Volatility of the metal markets
With the outlook for the global economy improving, the metals market is anticipating further price gains, especially in the second half of the year. The positive relationship between economic growth and metals consumption is of course well established.
From lessthan 3 percent in 2016, global GDP growth is set towitness a modest pick-up inthe current year, to 3.3 percent, and further on to3.6 percent in 2018.
With astrong but volatile outlook for the sector, the globalmining and metalsindustry is focused on future growth through expandedproduction, without losingsight of operational efficiency and costoptimization. The sector is also facedwith the increased challenges ofchanging expectations in the maintenance of itssocial license to operate,skills shortages, effectively executing capitalprojects and meeting governmentrevenue expectations.
The WorldBank predicted a 16% growth of the metal market in2017 in the first half of theyear, as there was acombination of strong global demand, a slow ramp-up in newcapacity, tighterenvironmental constraints and policy action to limit exportswill come intoplay.But the outlook was not without risks. A fed rate hike, outcomeofEuropean elections and impact on the euro and crude oil price movementswillimpact the outlook in varying ways.The policy pronouncements of USPresidentDonald Trump were being closely monitored. In the second half of theyear,there is an increasing evidence of the success or otherwise of hispolicies,which is sure to induce volatility in the metals market.
Withoutdoubt, China is the mover and shaker of the world metalsmarket. China has beendestocking due to a credit squeeze; but there isexpectation that the creditsqueeze will soon ease, and the restocking cyclewill emerge in the secondhalf.China’s fixed asset investment wasrunningstrongly with marked improvementin private sector investment in the first halfof 2017.
While worlddemand looks positive, it is the supply side thatwill be the differentiator.The world metals market will surely be sensitive tothe potential of supplydisruptions.
Zinc, leadand copper are three base metals were widely expectedto register price gainsthis year. Essentially a supply side story, zinc seemedto be already in a bullmarket with mine cutbacks and closures, as predicted inthe first half of theyear. Copper fundamentals too were set to tightenfollowing mine supplydisruptions due to strikes and floods. The World Bank hadforecasted a 32 percent rise in zinc prices this year and 18 percent in caseof copper and lead.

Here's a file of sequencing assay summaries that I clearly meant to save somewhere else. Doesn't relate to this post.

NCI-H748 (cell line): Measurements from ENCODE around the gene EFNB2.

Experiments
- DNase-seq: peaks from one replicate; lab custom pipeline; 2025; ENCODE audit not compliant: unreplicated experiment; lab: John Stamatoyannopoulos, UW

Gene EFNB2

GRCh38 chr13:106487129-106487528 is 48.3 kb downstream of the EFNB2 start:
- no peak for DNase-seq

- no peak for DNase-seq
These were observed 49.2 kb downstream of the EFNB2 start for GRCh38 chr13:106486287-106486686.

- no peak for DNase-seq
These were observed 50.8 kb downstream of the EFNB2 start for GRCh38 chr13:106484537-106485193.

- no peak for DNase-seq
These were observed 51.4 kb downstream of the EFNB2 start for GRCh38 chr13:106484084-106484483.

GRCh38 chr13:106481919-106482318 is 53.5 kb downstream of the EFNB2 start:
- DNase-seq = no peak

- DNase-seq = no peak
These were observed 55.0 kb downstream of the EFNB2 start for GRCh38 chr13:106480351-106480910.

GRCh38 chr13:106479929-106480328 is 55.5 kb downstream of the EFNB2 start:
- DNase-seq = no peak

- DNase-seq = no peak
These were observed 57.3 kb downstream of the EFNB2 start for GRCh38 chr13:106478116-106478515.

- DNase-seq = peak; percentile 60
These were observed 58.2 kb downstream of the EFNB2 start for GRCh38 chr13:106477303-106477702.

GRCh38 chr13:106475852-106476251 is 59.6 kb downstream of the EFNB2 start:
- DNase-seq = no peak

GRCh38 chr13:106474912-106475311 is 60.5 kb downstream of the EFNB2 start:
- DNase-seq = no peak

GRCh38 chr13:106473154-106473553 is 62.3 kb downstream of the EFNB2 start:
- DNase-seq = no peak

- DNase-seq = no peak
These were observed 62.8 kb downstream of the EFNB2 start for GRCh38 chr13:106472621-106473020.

In the firstquarter of 2017, the sector of nonferrousindustrial metals rose by 6.65%, butin Q2 they fell by 1.75%. In Q3, basemetals were the best-performingcommodities sector posting at 10.74% gain andwere 16.11% higher over the firstnine months of 2017. Base metals not only wonthe gold medal in Q3, but they arethe leader in the commodities asset class sofar, this year.
The bestperforming commodity in the base metals sector in Q3was zinc which rose by14.97%. Nickel was a close second with a gain of 14.2%,followed by aluminiumwith a rally of 11.42%. LME copper moved 10.36% higher inQ3. Copper on COMEXwas 9.21% high, lead moved 9.48% to the upside, and tin wasthe laggard postingonly a 4.02% gain. Iron ore, a ferrous metal, just 0.32%lower, but that is onlypart of the story as it rallied sharply and thencorrected lower in September.
Base metalprices moved to the upwards as the U.S. dollar indexmoved 2.66% lower in Q2.The Chinese have been aggressively buying metals andother raw materials duringQ3. It is likely that there are three reasons behindChina’s aggressive stancein the raw materials. Firstly, there has been changein the Chinese developmentalpolicies under President Xi since 2016. TheCommunist Party Congress is toassemble in the coming weeks to deliberate onand showcase Chinese economicachievements, and it is probable that buying inanticipation of the gatheringmeans that China will roll out plans to furtherstimulate growth via furtherinfrastructure building projects. Finally, andperhaps most significantly, theincreasing tension on the Korean Peninsula andthe potential for escalatingrhetoric to turn to war in the region may becausing China to increase strategicstockpiles of commodities.
According tothe IBEF report, India is the 3rdlargest producer of coal. Coal productionstood at 453.10 million tonnes inFY17. India has the 5th largest estimated coalreserves in the world, standingat 308.802 billion tonnes in FY16. In 2016,India contributed around 11% of theworld’s production of coal. In FY17,production was expected to reach 175.51million tonnes of iron ore.
India hasbecome the 3rd largest steel producerin FY17 with the production of finishedsteel at 83.01 million tonnes. Indiastood as the 3rd largest crude steelproducer in 2016, while its productionincreased to 90 million tonnes in FY16 ascompared to 88 million tonnes inFY15. India accounted for 5.89% of the totalsteel production in the year 2016.
Rise ininfrastructure development andautomotive production are driving growth in thesector. Power and cementindustries are also aiding growth in the metals andmining sector. Demand foriron and steel is set to continue, given the rapidgrowth expectations for theresidential and commercial building industry.
India holdsa fair advantage in cost ofproduction and conversion costs in steel andalumina. Its strategic locationenables convenient exports to developed as wellas the fast-developing Asianmarkets.
AuthoredArticle by: Mr. AlirezaMoghadam, Chairman, AMIDT Group